2.1 General

The Kingdom of Lesotho is a small, mountainous, landlocked country entirely surrounded by South Africa, with no substantial natural resources other than water. More than 85 percent of the population of 2 million live in rural areas and are engaged mainly in agriculture and informal activities. Agriculture contributes about 14 percent of GDP, but has remained only a supplementary source of income, because about one-half of rural household income derives from family members working in mining and other jobs in South Africa. Although these migrant earnings are declining, they nevertheless constitute about 30 percent of Lesotho's GNP. Agricultural production not only lacks a solid commercial base, it is also very erratic as there have been severe droughts in recent years. Only about 13 percent of total land area is suitable for cropping. Mining declined after the closure of the main diamond mine in 1983, although it reopened in 2003 and there are signs of further positive developments in the sector. Another most notable development has been the growth of export-oriented manufacturing, led by the clothing and footwear sub-sector. Exports to the United States have been growing owing to Lesotho's qualification for export concessions under the Africa Growth and Opportunities Act (AGOA).

Lesotho's GDP grew at an annual average rate of 6.3 percent during the period 1988-1997. Despite uncertainties and rapid changes in the economic landscape, Lesotho achieved an impressive economic performance between 1995 and 1997, with a real GDP growth rate that averaged about 10 percent annually. The positive impact from the construction of the Lesotho Highlands Water Project, which supplies water to South Africa, and a small but rapidly growing manufacturing sector, contributed to the surge in economic growth in the late 1990s. There was subsequently a turnaround in the performance of the economy following a political crisis in 1998. GDP contracted by 5.4 percent that year. Growth resumed in 1999 and 2000, but at a slower pace, with rates of 2.8 percent and 2.5 percent, respectively. These rates, however, did not allow for per capita income growth. The economic recession was caused mainly by the civil unrest in 1998, which led to widespread looting of businesses, job layoffs and reduced investor confidence.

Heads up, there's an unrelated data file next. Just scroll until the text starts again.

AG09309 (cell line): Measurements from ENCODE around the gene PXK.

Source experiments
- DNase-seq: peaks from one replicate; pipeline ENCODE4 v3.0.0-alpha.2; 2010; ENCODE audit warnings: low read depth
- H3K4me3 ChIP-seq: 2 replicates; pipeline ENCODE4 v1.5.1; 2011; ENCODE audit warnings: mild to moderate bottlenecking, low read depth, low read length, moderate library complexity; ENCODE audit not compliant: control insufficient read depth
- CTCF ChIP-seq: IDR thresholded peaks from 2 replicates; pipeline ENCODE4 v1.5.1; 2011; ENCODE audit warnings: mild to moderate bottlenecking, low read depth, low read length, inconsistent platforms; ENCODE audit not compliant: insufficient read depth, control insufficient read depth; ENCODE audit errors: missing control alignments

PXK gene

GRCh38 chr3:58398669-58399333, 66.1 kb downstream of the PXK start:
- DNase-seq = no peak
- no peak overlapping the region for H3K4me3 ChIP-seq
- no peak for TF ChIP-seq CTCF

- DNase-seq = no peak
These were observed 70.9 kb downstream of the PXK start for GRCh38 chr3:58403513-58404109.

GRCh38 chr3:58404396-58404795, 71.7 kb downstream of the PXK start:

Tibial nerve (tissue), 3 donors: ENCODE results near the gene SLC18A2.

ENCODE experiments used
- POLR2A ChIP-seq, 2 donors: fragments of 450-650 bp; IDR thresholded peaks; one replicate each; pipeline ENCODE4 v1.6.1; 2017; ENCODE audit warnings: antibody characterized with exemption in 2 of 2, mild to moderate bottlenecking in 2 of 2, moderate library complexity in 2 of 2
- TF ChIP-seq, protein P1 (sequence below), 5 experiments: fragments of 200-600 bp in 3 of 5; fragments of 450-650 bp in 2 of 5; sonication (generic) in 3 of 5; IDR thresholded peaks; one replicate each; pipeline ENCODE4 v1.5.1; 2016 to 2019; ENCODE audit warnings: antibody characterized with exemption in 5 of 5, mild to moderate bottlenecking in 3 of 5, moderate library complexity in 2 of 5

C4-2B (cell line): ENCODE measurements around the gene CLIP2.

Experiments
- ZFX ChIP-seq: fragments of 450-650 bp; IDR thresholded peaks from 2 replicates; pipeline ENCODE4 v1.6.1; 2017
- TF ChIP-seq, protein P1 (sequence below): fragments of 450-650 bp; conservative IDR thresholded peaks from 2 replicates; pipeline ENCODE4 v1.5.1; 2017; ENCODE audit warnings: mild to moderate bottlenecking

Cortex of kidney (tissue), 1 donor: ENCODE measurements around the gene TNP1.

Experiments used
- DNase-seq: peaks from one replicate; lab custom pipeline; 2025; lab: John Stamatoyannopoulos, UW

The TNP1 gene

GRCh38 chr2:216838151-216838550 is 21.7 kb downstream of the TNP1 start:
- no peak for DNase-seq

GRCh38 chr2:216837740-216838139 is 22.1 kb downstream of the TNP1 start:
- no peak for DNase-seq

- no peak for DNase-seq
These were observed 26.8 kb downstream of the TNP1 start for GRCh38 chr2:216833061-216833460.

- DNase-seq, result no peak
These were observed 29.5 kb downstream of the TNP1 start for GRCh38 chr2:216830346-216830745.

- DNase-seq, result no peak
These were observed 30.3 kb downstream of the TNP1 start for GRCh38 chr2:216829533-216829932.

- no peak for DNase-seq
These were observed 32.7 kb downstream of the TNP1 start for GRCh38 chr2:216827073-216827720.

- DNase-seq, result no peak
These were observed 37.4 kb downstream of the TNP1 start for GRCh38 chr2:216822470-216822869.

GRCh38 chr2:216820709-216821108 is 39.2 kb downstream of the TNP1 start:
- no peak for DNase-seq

2.2 Recent macroeconomic developments

Lesotho's real GDP growth was estimated at 3.6 percent in 2003 and is forecast to average 3.8 percent during 2004-2006. Gross national income per capita was estimated at US$609 in 2003, compared to US$330 in 2001. This large increase is attributed to the sharp appreciation of the rand against the US dollar.

The three-year Poverty Reduction and Growth Facility (PRGF) programme agreed between the Government of Lesotho and the IMF was not strong enough to address poverty and related problems in Lesotho; although it did help the country recover marginally from the political disturbances of 1998. The IMF will continue to offer support and has extended the PRGF by three months to June 2004. A new PRGF is expected to begin soon.